In five years, my job will be somewhat depressing, exciting, frustrating, and fulfill- ing, just like it is now. I will feel dumber and smarter, pretty much like I feel now.— Deborah Abston

Mark Cain

I am chief informa- tion officer of a small, liberal arts college, with responsibility for the li- brary, instructional and administrative comput- ing, networking, insti- tutional research, and strategic planning.

As a manager, I will continue to plan, man- age the budget, supervise staff, and do a certain amount of politick- ing. Yet because of the rapid changes in tech- nology and the increasingly competitive higher education market, some things will be differ- ent.

Strategic planning in all parts of my operation will be a constant activity, but the planning timeframe will be shorter—two to three years instead of five. It may even begin to look tactical instead of strategic.

Distance learning will become more prominent, and I will have to devote more time to supporting the development of entire academic programs online. This will have an effect on the library, and we will need to plan for electronic reserves systems, home delivery of monographic and other “hard-copy” materials, and remote (probably Web-based) library use instruction.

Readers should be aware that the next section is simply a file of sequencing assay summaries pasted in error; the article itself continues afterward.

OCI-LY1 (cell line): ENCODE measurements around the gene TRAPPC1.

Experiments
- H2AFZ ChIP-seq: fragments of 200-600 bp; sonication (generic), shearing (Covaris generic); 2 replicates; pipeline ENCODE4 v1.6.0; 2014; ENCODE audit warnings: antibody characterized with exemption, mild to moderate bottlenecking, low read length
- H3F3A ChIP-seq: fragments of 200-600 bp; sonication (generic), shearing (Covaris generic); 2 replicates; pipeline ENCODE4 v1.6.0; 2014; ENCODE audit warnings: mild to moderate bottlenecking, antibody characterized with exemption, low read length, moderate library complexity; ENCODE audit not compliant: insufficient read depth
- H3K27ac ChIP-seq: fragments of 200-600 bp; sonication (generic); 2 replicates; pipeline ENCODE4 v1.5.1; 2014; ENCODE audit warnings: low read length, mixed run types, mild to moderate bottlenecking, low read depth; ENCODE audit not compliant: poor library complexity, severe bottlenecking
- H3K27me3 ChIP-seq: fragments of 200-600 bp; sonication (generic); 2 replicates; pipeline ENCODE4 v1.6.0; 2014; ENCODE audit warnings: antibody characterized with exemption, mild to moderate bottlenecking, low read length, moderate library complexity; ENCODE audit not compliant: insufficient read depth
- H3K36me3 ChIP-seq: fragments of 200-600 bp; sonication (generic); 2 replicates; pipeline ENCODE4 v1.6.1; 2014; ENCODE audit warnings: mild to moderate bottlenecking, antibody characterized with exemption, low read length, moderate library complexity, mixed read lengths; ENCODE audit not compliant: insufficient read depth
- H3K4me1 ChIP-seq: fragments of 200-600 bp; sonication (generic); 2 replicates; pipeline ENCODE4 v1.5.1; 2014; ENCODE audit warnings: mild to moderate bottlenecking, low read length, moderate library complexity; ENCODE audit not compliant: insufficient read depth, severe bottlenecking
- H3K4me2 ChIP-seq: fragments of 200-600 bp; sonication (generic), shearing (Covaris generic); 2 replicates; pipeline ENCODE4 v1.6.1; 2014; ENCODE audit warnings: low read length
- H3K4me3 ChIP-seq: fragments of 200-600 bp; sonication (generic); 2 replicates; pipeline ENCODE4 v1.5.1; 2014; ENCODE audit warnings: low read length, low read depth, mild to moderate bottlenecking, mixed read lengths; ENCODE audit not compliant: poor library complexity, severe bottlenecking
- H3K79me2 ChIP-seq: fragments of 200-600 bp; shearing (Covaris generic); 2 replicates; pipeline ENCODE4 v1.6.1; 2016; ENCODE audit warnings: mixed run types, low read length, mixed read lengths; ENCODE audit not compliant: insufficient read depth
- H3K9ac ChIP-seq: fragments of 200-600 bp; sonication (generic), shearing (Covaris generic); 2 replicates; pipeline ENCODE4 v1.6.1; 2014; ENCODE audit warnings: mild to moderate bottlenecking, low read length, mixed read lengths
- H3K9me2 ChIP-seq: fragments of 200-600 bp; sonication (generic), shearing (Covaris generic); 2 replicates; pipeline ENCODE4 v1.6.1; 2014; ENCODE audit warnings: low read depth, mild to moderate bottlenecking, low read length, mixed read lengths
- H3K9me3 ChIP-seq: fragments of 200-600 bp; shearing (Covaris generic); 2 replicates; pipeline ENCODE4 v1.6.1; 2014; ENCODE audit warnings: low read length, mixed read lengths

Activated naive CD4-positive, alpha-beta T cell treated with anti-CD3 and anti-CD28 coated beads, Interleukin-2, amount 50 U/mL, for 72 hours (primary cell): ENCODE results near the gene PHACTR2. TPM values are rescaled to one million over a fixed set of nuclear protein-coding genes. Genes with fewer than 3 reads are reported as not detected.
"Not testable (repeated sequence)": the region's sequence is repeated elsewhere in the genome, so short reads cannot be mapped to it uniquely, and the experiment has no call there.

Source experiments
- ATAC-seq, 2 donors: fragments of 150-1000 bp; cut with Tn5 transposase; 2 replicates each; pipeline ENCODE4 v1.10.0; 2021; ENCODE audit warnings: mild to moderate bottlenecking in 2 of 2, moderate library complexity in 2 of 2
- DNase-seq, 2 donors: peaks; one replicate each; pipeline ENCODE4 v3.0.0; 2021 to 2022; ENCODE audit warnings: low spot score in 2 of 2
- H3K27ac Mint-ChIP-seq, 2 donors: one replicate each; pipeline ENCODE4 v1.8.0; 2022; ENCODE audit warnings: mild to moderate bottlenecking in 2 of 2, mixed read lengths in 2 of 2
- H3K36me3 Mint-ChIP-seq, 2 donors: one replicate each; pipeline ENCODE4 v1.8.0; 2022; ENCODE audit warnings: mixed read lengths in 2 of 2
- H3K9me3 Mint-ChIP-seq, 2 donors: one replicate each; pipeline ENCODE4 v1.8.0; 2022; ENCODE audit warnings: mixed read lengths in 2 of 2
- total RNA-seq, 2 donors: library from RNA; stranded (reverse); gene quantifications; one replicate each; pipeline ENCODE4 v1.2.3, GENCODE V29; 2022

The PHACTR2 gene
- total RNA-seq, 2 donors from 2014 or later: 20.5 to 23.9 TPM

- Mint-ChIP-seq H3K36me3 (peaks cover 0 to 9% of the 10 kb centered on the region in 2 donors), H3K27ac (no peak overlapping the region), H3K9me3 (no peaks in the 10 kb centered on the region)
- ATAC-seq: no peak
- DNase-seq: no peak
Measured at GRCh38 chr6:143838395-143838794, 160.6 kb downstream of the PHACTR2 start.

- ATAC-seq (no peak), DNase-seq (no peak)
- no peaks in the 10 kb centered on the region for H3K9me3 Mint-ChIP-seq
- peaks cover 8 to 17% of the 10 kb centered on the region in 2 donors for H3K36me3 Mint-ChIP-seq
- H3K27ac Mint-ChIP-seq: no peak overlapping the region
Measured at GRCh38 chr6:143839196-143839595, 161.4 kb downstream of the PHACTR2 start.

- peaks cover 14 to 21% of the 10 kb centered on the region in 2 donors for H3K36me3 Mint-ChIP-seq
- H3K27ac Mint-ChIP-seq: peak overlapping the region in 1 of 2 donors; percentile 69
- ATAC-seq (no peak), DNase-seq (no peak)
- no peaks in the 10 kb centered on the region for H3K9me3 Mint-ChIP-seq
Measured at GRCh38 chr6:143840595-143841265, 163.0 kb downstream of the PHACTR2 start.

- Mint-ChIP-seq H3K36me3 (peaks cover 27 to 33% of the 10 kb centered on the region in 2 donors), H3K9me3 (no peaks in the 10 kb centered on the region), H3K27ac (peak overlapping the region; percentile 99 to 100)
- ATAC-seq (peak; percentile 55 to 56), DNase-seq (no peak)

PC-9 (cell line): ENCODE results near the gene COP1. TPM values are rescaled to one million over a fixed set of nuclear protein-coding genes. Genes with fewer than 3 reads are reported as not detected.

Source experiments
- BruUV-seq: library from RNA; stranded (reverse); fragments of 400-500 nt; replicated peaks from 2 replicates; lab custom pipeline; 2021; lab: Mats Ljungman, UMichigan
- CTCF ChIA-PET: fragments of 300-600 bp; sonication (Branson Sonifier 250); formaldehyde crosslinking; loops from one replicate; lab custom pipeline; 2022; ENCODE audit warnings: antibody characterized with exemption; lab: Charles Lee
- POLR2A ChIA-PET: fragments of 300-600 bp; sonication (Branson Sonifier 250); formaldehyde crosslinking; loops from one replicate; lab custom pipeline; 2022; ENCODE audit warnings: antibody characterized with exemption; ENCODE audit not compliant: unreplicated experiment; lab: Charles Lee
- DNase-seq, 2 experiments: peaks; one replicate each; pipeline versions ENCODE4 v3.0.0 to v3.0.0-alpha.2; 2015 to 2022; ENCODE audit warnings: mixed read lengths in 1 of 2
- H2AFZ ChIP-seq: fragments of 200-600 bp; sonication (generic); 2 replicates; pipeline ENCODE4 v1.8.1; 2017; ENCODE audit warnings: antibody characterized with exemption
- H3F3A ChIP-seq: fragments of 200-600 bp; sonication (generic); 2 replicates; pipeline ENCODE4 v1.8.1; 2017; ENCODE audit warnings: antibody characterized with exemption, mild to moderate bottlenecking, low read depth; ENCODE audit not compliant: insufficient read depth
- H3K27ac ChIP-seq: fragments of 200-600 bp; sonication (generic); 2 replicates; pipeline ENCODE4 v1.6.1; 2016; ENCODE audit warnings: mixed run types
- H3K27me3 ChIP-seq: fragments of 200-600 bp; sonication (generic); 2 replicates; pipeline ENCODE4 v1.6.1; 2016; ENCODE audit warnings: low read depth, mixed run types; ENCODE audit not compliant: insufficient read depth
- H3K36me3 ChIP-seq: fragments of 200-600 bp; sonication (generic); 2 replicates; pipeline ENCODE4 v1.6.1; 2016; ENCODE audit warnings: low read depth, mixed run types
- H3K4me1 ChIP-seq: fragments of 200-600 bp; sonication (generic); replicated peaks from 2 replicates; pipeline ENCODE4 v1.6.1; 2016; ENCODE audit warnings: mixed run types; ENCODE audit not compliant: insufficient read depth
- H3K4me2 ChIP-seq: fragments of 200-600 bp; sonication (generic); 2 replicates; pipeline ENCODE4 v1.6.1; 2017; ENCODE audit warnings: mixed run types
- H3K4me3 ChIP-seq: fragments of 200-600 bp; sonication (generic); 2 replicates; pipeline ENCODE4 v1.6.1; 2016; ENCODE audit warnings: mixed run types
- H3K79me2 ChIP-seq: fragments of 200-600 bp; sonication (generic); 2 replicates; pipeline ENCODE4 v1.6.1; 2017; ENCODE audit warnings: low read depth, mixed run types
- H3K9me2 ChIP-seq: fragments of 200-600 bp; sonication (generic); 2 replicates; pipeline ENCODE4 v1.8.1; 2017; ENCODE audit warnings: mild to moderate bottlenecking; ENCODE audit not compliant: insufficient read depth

We will be installing wireless networking in the library and elsewhere on my campus. With more and more students, faculty, and staff using laptops instead of specially- configured and hard-wired public PCs, we will need a common interface. That interface will likely remain the Web. We will spend less time configuring machines and more time designing user interfaces/front ends.